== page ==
EU launches €175M equity fund to prime private investment in defence R&D

16 Jan 2024 | News

The fund is intended to stimulate investment in SMEs that are working to develop novel defence technologies

Thierry Breton, EU Commissioner for Internal Market. Photo: Gints Ivuskans / European Union

The European Commission and the European Investment Fund (EIF) have launched the Defence Equity Facility (DEF), a €175 million fund to increase access to capital for small companies in the sector.

This is "a first step in improving access to finance," said Thierry Breton, EU Commissioner for Internal Market. The initiative, “will contribute to sending a positive signal to the market and stimulate private investment in support of defence innovation,” he said at the launch of the fund last week.

The €175 million will be invested between 2024 and 2027 to stimulate the development of an ecosystem of private funds investing in security and defence innovation. The aim is to leverage in €500 million by acting as the cornerstone investor in independently managed private equity and venture capital funds.

Funds backed by DEF will invest in SMEs and start-ups, or mid-cap companies that are developing innovative technologies with dual-use potential, such as cyber, space, ground, and underwater systems and medical response.

The Commission is putting in €100 million from the European Defence Fund, with the balance coming from the European Investment Fund.

Burkard Schmitt, defence and security director of the European defence industry association ASD welcomed the launch of DEF as a way of improving the industry’s access to finance for SMEs and mid-caps. 

“This access is essential for industry to adjust its capacities to the challenges that emerged with the Russian aggression against Ukraine,” Schmitt told Science|Business. ASD hopes that DEF will be a milestone towards the full use of the European Investment Bank’s potential to support the Europe’s defence technologies and the related industrial base.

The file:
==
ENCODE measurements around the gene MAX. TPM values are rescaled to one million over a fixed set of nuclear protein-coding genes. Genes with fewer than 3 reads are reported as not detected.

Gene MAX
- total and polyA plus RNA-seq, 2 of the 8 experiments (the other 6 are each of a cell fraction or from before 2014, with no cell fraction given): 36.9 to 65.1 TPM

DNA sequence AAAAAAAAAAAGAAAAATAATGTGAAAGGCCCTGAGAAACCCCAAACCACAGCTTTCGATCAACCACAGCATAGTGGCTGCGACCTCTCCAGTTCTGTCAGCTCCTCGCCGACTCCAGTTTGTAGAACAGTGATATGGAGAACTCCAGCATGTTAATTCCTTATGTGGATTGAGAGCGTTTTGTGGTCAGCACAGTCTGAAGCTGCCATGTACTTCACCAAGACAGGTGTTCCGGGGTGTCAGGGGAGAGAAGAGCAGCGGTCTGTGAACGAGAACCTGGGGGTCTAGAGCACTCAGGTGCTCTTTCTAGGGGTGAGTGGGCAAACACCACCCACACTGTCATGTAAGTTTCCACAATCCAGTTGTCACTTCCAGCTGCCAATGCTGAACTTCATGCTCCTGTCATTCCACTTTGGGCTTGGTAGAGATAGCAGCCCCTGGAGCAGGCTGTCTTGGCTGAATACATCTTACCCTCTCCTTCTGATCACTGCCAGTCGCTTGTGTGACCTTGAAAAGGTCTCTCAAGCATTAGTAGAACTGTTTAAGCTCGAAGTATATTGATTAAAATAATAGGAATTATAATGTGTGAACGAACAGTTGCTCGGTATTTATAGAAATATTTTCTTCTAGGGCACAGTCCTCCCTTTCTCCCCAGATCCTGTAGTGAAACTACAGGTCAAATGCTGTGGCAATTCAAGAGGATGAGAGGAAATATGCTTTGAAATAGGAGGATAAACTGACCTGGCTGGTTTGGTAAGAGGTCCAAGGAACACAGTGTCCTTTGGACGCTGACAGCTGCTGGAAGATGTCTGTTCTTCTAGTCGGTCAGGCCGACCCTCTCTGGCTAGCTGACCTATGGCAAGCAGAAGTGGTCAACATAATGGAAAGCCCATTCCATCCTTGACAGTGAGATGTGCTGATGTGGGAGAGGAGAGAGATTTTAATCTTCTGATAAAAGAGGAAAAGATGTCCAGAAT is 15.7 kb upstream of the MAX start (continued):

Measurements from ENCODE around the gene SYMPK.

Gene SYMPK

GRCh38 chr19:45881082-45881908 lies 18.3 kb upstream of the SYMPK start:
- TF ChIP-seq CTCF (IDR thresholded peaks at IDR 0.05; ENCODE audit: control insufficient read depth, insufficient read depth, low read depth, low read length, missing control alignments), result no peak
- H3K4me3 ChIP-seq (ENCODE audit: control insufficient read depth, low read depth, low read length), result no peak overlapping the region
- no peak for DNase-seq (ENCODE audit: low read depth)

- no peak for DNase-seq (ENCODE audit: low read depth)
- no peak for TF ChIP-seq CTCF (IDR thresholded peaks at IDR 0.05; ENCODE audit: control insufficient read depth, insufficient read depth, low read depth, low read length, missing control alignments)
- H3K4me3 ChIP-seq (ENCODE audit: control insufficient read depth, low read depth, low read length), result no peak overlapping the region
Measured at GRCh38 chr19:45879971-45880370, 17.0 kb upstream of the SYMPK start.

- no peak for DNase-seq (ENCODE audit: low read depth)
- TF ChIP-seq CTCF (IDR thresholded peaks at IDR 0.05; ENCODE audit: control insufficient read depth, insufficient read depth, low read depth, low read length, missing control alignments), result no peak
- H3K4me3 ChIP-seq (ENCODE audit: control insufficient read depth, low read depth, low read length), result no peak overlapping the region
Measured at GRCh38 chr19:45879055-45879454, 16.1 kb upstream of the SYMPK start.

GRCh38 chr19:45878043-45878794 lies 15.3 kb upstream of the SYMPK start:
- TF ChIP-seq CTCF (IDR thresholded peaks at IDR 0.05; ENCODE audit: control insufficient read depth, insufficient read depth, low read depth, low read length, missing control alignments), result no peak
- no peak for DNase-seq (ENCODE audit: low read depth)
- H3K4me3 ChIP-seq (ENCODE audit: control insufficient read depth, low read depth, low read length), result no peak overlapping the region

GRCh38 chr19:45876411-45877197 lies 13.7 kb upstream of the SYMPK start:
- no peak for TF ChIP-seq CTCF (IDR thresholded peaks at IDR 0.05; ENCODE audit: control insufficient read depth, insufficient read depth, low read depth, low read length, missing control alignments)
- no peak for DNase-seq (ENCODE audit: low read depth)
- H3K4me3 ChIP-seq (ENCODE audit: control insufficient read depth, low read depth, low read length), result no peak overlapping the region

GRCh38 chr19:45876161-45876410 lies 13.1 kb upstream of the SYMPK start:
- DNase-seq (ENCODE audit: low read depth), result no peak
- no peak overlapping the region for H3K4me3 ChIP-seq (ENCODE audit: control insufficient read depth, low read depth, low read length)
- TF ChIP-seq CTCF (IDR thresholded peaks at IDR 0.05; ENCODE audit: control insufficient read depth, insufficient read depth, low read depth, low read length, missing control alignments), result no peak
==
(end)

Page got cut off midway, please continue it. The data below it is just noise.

Dual-use technologies

Last year, other funds were allocated to support start-ups and SME to work on defence and security applications of technologies being developed for civilian use.

For example, NATO set up the Defence Innovation Accelerator for the North Atlantic (DIANA), to speed up development of critical technologies through accelerator sites. To date 44 companies have been awarded funding from DIANA. 

The NATO DIANA Estonian Accelerator was officially opened at the Tehnopol Business and Science Park in Tallinn last week. It will host nine companies working on various technologies including cyber defence and energy resilience.

Following the Russian invasion of Ukraine EDF has shifted the focus of its funds from investing in expeditionary capabilities that are required to support military invasion of a foreign territory, in favour of technologies that meet the needs of European militaries today as they face conventional warfare in Europe.

“Waking up has been painfully slow,” Estonian MEP Riho Terras told Science|Business, “I can only welcome all European Commission initiatives designed to strengthen the EU defence industry potential.” Terras is the author of a European Parliament report, Critical technologies for security and defence: state of play and future challenges.

The EU is ramping up production of ammunition to supply Ukraine, but Terras said new defence technologies are needed as well. Innovation should not be neglected in the light of the need for more weapons, he said. “I hope the European Commission and Mr. Breton have the phone numbers of the bigger bank executives,” said Terras. It is time to change the understanding vis-a-vis financing [of the] defence industry.”

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